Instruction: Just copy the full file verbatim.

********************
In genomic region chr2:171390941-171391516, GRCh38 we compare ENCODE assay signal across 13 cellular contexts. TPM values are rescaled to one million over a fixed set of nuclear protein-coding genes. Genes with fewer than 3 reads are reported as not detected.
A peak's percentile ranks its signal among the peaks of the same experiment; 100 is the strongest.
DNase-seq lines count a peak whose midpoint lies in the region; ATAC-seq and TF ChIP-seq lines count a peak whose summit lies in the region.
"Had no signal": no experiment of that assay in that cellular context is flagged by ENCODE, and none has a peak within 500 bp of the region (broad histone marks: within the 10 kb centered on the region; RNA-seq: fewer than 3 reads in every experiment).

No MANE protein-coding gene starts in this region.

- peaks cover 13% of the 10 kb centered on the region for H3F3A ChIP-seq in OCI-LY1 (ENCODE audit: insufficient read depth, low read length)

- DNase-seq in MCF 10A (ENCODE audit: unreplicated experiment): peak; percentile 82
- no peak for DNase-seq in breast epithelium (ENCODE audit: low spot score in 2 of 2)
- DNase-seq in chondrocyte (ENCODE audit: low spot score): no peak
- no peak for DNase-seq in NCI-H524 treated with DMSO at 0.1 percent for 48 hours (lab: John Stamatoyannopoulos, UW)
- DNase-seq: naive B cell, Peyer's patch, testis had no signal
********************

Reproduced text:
In genomic region chr2:171390941-171391516, GRCh38 we compare ENCODE assay signal across 13 cellular contexts. TPM values are rescaled to one million over a fixed set of nuclear protein-coding genes. Genes with fewer than 3 reads are reported as not detected.
A peak's percentile ranks its signal among the peaks of the same experiment; 100 is the strongest.
DNase-seq lines count a peak whose midpoint lies in the region; ATAC-seq and TF ChIP-seq lines count a peak whose summit lies in the region.
"Had no signal": no experiment of that assay in that cellular context is flagged by ENCODE, and none has a peak within 500 bp of the region (broad histone marks: within the 10 kb centered on the region; RNA-seq: fewer than 3 reads in every experiment).

No MANE protein-coding gene starts in this region.

- peaks cover 13% of the 10 kb centered on the region for H3F3A ChIP-seq in OCI-LY1 (ENCODE audit: insufficient read depth, low read length)

- DNase-seq in MCF 10A (ENCODE audit: unreplicated experiment): peak; percentile 82
- no peak for DNase-seq in breast epithelium (ENCODE audit: low spot score in 2 of 2)
- DNase-seq in chondrocyte (ENCODE audit: low spot score): no peak
- no peak for DNase-seq in NCI-H524 treated with DMSO at 0.1 percent for 48 hours (lab: John Stamatoyannopoulos, UW)
- DNase-seq: naive B cell, Peyer's patch, testis had no signal